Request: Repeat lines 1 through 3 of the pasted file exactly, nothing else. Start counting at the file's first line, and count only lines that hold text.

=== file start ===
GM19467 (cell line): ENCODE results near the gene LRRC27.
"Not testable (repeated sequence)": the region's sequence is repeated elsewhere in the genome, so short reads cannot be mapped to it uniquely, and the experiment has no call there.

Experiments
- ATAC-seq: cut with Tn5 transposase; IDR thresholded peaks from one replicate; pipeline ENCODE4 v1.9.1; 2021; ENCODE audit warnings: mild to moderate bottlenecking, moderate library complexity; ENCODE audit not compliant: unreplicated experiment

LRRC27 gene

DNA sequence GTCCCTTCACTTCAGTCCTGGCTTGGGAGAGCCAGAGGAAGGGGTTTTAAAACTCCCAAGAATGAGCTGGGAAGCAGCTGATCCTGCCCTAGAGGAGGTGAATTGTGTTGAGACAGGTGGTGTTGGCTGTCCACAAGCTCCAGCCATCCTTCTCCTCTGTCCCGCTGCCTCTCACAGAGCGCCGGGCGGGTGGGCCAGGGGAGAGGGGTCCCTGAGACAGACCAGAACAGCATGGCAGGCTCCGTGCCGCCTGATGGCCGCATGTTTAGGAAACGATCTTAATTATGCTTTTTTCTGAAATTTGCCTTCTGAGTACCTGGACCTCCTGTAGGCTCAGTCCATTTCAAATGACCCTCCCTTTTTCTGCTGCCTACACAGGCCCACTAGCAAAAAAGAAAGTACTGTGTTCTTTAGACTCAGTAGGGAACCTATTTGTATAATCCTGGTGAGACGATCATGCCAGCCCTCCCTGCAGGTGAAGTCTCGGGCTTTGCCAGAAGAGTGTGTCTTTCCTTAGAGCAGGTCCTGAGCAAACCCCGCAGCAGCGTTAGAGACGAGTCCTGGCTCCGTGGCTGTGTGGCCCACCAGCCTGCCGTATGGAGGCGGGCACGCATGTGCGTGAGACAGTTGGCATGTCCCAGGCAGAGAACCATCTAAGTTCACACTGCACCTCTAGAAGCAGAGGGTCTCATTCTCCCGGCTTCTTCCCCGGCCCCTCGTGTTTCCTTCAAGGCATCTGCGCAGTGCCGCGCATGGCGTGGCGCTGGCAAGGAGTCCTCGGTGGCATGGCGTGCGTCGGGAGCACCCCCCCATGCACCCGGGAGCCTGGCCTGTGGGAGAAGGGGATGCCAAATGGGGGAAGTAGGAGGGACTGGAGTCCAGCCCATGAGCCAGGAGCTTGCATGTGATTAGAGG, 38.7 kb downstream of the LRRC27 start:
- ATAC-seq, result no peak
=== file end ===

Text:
GM19467 (cell line): ENCODE results near the gene LRRC27.
"Not testable (repeated sequence)": the region's sequence is repeated elsewhere in the genome, so short reads cannot be mapped to it uniquely, and the experiment has no call there.

Experiments